The Camphor Flame: Popular Hinduism and Society in India

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Princeton University Press, 2004 - History - 343 pages
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Popular Hinduism is shaped, above all, by worship of a multitude of powerful divine beings--a superabundance indicated by the proverbial total of 330 million gods and goddesses. The fluid relationship between these beings and humans is a central theme of this rich and accessible study of popular Hinduism in the context of the society of contemporary India. Lucidly organized and skillfully written, The Camphor Flame brings clarity to an immensely complicated subject. C. J. Fuller combines ethnographic case studies with comparative anthropological analysis and draws on textual and historical scholarship as well. The book's new afterword brings the study up-to-date by examining the relationship between popular Hinduism and contemporary Hindu nationalism.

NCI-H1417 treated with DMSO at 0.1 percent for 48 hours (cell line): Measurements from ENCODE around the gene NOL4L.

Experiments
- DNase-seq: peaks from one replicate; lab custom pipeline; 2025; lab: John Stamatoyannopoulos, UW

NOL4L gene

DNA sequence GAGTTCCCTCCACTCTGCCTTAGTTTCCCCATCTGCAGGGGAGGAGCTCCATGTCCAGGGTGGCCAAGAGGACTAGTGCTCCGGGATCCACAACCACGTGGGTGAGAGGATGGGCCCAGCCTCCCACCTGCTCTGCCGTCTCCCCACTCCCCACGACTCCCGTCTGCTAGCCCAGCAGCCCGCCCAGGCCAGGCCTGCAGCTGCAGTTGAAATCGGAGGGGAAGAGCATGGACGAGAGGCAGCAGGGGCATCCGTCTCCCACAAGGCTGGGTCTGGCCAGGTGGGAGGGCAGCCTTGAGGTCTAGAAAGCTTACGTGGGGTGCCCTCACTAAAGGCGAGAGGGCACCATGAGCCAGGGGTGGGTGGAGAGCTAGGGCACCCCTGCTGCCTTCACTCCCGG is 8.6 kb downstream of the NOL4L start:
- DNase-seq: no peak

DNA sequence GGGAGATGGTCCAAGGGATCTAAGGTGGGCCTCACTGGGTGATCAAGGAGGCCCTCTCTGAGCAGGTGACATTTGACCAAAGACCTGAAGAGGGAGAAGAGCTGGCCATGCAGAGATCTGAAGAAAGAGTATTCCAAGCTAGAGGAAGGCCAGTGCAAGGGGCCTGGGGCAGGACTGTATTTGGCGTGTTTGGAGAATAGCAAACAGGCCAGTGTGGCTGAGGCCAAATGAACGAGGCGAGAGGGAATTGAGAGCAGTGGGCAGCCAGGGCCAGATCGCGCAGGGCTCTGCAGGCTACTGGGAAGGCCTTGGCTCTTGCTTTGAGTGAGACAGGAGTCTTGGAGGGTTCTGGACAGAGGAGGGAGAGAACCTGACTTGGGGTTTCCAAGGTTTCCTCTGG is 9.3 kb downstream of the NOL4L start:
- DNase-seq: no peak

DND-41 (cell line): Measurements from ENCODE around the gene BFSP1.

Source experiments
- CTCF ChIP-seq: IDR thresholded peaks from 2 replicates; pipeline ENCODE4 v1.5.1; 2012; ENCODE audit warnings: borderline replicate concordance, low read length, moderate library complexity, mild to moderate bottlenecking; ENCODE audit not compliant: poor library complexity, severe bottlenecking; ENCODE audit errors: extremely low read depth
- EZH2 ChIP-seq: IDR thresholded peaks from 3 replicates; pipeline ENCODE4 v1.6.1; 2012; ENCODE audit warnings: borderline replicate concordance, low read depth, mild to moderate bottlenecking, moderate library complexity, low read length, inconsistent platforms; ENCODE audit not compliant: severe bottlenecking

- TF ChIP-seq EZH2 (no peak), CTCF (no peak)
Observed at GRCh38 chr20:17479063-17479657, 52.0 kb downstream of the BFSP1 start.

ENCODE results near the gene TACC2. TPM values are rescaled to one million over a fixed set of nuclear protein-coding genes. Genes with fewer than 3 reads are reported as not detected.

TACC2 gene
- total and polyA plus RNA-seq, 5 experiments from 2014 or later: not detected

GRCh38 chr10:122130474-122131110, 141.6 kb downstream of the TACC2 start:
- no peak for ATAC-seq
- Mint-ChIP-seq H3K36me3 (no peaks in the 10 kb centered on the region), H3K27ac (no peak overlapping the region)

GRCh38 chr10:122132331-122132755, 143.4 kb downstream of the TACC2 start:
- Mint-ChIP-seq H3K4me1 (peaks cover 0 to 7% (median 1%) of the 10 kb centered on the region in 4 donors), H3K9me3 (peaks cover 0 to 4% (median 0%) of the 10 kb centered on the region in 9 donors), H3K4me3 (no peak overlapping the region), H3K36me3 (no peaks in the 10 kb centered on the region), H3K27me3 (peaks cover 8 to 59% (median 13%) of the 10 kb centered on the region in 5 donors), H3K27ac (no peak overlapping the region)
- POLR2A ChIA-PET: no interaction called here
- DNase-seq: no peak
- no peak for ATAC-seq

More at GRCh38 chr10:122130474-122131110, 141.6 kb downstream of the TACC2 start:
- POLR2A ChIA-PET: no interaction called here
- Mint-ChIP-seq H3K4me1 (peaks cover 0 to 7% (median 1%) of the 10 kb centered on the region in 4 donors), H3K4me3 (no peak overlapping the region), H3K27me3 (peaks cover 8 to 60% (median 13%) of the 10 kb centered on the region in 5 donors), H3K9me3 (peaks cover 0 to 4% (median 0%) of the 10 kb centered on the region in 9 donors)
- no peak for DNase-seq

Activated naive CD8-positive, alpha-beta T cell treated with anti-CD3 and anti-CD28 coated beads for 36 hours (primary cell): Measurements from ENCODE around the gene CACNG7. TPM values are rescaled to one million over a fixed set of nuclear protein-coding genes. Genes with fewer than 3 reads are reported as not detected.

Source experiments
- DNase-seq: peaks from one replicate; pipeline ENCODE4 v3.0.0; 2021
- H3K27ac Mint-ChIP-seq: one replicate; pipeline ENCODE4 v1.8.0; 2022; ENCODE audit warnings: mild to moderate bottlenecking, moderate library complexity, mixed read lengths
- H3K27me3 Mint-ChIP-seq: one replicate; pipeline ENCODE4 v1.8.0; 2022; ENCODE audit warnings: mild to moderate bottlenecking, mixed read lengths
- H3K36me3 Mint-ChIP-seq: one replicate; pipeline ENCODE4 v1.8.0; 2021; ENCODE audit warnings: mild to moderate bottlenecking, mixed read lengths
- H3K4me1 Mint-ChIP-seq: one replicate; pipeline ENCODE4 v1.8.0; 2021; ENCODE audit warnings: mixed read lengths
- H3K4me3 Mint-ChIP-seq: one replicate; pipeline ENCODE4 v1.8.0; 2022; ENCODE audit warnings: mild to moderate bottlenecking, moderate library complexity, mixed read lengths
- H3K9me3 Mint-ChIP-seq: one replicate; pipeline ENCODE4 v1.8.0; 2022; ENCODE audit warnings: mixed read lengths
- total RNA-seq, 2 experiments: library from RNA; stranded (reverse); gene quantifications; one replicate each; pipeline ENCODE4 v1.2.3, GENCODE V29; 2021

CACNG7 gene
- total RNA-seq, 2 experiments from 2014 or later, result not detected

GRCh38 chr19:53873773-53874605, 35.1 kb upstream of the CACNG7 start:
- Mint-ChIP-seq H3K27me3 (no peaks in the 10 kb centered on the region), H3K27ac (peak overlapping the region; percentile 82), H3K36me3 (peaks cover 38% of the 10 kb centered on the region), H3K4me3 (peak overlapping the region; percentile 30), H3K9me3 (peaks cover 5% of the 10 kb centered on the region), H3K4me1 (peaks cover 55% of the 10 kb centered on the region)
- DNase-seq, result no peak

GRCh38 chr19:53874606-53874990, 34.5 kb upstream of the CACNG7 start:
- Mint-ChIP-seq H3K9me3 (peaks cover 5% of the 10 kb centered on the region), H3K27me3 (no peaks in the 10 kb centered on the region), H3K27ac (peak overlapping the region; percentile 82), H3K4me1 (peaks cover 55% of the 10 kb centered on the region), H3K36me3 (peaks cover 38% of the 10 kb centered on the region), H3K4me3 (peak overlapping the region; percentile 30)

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A very workable overview of a complex subject. Read full review

Contents

I
3
II
29
III
57
IV
83
V
106
VI
128
VII
155
VIII
182
X
224
XI
253
XII
262
XIII
291
XIV
295
XV
301
XVI
337
Copyright

IX
204

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About the author (2004)

C. J. Fuller is Professor of Anthropology at the London School of Economics and Political Science. His books include "Servants of the Goddess" (Cambridge) and "The Renewal of the Priesthood" (Princeton).

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